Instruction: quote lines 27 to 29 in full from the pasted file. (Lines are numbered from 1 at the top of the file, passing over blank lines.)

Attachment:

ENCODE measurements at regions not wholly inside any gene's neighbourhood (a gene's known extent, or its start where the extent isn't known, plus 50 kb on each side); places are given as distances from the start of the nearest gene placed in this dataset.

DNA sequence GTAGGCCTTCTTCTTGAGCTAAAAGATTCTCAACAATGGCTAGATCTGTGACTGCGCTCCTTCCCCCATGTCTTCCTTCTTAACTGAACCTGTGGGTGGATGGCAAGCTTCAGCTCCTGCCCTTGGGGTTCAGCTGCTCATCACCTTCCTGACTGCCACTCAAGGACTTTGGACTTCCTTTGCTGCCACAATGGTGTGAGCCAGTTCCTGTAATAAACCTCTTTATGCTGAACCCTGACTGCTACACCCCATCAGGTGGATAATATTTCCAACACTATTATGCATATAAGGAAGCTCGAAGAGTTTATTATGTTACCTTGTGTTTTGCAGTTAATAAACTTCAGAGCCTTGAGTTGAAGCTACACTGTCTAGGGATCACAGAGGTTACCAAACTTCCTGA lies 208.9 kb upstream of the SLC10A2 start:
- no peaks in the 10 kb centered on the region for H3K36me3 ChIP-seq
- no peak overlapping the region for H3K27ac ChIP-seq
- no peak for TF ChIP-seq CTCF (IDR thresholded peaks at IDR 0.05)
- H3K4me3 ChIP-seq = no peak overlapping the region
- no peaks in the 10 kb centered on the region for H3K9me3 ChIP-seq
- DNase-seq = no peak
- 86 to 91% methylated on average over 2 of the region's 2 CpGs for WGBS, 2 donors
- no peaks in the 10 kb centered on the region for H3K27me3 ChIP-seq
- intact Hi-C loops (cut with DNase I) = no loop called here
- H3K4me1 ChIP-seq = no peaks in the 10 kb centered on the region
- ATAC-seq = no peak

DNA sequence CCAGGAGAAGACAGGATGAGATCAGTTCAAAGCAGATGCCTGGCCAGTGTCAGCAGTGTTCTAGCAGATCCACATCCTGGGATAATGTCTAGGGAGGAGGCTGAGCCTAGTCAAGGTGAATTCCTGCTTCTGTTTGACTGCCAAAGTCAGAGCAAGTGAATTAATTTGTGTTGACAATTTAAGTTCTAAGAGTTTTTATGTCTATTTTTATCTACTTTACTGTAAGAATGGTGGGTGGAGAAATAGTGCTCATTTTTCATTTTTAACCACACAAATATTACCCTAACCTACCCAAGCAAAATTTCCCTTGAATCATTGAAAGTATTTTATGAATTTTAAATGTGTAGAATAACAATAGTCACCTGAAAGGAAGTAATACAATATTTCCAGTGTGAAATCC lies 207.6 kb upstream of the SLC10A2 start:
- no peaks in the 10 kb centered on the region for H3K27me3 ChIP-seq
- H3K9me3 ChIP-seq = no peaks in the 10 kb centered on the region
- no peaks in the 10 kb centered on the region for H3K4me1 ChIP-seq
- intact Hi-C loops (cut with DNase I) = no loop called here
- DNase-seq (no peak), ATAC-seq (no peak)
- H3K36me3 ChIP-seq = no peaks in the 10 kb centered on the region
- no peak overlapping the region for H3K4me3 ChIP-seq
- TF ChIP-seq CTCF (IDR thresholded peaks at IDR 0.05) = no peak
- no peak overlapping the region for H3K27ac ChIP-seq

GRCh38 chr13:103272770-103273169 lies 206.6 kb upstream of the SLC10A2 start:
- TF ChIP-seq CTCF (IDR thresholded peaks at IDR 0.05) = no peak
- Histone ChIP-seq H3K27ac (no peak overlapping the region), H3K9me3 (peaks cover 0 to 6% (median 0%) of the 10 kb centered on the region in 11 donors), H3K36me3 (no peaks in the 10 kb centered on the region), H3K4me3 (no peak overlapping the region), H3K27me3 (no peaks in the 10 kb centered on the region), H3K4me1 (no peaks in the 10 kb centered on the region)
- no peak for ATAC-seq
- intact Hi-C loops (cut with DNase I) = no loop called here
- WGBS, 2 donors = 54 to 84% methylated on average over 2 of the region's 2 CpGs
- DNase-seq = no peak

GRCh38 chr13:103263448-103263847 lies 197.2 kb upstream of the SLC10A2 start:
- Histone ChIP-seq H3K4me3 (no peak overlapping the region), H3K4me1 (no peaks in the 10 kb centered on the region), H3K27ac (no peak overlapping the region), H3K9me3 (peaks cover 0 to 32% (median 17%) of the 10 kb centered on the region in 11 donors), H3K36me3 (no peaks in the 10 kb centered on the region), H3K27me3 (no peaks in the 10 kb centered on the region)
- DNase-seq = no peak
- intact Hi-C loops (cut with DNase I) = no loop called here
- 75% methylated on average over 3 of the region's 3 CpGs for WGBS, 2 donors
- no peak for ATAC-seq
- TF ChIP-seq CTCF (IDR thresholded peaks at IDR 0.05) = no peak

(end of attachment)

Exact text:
- no peak for ATAC-seq
- intact Hi-C loops (cut with DNase I) = no loop called here
- WGBS, 2 donors = 54 to 84% methylated on average over 2 of the region's 2 CpGs